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Hoffmann, R. A wiki for the life sciences where authorship matters. Nature Genetics (2008)

A Drosophila microsomal triglyceride transfer protein homolog promotes the assembly and secretion of human apolipoprotein B. Implications for human and insect transport and metabolism.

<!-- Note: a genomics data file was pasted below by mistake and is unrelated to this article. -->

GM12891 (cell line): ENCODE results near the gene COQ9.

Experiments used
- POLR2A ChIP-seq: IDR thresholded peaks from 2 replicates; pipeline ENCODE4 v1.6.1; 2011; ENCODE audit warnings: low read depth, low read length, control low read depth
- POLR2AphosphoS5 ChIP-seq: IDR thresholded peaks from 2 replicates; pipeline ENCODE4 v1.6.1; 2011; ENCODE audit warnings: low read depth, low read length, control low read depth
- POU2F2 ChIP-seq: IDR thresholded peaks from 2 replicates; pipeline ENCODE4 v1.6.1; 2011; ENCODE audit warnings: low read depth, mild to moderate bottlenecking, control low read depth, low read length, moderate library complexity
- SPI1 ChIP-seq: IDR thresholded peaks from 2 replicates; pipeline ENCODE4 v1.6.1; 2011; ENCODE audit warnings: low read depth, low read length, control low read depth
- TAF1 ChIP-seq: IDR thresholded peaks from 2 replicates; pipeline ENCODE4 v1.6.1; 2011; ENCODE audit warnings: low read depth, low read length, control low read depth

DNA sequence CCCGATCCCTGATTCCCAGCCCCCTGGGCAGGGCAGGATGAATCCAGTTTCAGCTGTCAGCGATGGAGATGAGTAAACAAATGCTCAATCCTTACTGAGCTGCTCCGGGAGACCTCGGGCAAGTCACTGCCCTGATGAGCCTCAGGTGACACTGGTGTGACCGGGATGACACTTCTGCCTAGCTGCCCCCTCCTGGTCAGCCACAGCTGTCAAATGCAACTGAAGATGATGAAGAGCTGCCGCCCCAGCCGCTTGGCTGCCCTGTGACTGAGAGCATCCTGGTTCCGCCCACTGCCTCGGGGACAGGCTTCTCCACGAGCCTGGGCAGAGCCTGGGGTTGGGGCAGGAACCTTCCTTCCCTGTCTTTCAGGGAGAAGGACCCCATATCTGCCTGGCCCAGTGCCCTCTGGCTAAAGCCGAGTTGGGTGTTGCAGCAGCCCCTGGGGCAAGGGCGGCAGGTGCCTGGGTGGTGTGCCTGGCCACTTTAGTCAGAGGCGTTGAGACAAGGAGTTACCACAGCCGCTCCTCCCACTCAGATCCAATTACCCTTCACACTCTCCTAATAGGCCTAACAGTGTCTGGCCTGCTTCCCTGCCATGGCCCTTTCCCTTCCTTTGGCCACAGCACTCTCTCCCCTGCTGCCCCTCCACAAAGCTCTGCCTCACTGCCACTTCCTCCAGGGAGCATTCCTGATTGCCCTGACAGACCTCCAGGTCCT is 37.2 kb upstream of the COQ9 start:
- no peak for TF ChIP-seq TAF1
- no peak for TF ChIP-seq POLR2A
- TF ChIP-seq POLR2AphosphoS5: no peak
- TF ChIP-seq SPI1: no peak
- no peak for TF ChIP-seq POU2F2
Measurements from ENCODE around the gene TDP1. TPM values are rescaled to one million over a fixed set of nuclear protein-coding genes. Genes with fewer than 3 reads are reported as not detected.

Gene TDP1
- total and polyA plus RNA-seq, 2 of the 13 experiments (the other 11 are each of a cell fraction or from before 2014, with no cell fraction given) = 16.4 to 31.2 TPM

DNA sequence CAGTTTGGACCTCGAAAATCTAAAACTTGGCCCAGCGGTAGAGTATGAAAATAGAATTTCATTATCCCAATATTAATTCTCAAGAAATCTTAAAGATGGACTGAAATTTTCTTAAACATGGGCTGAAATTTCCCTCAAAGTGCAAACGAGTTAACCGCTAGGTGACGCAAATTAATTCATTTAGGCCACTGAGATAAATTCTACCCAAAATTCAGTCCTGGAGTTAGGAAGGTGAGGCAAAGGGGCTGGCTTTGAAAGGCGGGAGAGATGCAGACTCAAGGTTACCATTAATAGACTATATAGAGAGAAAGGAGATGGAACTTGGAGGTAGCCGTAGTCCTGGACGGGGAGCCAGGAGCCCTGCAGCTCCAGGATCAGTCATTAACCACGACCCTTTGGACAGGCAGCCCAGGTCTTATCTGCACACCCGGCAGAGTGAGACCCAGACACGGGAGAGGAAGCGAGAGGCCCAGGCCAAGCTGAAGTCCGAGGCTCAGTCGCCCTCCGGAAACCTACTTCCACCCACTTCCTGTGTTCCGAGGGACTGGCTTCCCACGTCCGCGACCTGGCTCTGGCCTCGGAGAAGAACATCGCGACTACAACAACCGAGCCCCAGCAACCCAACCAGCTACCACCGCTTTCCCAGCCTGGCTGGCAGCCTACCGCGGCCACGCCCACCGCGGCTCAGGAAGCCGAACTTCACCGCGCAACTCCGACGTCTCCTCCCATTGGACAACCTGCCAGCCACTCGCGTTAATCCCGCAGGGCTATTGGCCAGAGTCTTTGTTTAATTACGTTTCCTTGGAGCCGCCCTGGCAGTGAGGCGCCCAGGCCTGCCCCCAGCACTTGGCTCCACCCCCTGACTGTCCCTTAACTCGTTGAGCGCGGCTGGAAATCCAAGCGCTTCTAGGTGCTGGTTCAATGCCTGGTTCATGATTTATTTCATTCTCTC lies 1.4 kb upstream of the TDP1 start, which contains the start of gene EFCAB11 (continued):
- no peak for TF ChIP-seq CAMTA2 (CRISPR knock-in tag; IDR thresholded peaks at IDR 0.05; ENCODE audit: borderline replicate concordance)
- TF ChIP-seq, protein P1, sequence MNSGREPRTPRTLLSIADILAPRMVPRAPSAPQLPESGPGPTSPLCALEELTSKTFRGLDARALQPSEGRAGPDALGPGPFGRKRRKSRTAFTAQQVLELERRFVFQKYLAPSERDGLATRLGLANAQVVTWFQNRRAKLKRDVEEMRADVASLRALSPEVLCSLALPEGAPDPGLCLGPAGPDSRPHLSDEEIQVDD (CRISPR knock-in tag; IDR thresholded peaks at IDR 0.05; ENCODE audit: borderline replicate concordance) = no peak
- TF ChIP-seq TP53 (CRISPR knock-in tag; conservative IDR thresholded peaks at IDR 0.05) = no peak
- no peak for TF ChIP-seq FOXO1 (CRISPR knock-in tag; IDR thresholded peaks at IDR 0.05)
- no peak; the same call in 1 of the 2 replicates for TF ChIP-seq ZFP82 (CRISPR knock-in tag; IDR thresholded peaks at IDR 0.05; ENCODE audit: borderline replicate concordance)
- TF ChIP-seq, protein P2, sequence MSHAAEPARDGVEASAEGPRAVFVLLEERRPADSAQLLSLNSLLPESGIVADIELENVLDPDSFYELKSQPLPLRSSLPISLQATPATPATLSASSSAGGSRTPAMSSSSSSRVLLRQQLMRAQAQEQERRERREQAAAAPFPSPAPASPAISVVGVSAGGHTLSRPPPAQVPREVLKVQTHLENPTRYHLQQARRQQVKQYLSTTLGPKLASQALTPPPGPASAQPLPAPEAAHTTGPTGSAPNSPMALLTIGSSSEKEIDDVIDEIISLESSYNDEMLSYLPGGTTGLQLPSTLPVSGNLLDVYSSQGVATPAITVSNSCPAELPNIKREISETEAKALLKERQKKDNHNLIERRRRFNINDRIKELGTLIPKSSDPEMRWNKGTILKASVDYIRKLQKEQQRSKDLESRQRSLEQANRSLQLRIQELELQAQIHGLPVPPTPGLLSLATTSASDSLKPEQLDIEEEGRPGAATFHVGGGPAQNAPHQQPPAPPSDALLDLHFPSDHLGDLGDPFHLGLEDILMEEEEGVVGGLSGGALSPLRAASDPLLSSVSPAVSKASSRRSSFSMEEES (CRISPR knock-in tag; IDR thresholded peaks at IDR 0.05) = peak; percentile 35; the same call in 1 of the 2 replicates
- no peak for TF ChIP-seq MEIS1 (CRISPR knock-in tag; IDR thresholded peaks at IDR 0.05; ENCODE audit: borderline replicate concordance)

The assembly and secretion of triglyceride-rich lipoproteins in vertebrates requires apolipoprotein B (apoB) and the endoplasmic reticulum-localized cofactor, microsomal triglyceride transfer protein ( MTP). Invertebrates, particularly insects, transport the majority of their neutral and polar lipids in lipophorins; however, the assembly of lipophorin precursor particles was presumed to be MTP-independent. A Drosophila melanogaster expressed gene sequence (CG9342), displaying 23% identity with human MTP, was recently identified. When coexpressed in COS cells, CG9342 promoted the assembly and secretion of apoB34 and apoB41 (N-terminal 34 and 41% of human apoB). The apoB34-containing particles assembled by human MTP and CG9342 displayed similar peak densities of approximately 1.169 g/ml and similar lipid compositions. However, CG9342 displayed differential sensitivities to two inhibitors of human MTP and low vesicle-based lipid transfer activity, in vitro. In addition, important predicted structural distinctions exist between the human and Drosophila proteins suggesting overlapping but not identical functional roles. We conclude that CG9342 and human MTP are orthologs that share only a subset of functions, consistent with known differences in intracellular and extracellular aspects of vertebrate and invertebrate lipid transport and metabolism.[1]


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